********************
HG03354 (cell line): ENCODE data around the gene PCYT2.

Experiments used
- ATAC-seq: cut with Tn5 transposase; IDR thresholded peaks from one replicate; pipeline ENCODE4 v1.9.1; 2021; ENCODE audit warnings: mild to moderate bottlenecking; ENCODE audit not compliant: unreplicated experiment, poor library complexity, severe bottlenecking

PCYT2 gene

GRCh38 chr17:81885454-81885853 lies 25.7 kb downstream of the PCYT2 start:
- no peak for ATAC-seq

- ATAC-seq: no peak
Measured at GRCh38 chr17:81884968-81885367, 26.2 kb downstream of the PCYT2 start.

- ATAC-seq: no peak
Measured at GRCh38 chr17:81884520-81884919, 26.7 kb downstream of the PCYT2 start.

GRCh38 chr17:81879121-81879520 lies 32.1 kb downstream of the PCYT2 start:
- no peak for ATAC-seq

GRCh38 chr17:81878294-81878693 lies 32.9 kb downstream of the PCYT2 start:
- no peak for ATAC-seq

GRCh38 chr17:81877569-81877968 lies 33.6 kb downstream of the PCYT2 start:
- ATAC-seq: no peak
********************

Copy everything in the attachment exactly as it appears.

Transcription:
HG03354 (cell line): ENCODE data around the gene PCYT2.

Experiments used
- ATAC-seq: cut with Tn5 transposase; IDR thresholded peaks from one replicate; pipeline ENCODE4 v1.9.1; 2021; ENCODE audit warnings: mild to moderate bottlenecking; ENCODE audit not compliant: unreplicated experiment, poor library complexity, severe bottlenecking

PCYT2 gene

GRCh38 chr17:81885454-81885853 lies 25.7 kb downstream of the PCYT2 start:
- no peak for ATAC-seq

- ATAC-seq: no peak
Measured at GRCh38 chr17:81884968-81885367, 26.2 kb downstream of the PCYT2 start.

- ATAC-seq: no peak
Measured at GRCh38 chr17:81884520-81884919, 26.7 kb downstream of the PCYT2 start.

GRCh38 chr17:81879121-81879520 lies 32.1 kb downstream of the PCYT2 start:
- no peak for ATAC-seq

GRCh38 chr17:81878294-81878693 lies 32.9 kb downstream of the PCYT2 start:
- no peak for ATAC-seq

GRCh38 chr17:81877569-81877968 lies 33.6 kb downstream of the PCYT2 start:
- ATAC-seq: no peak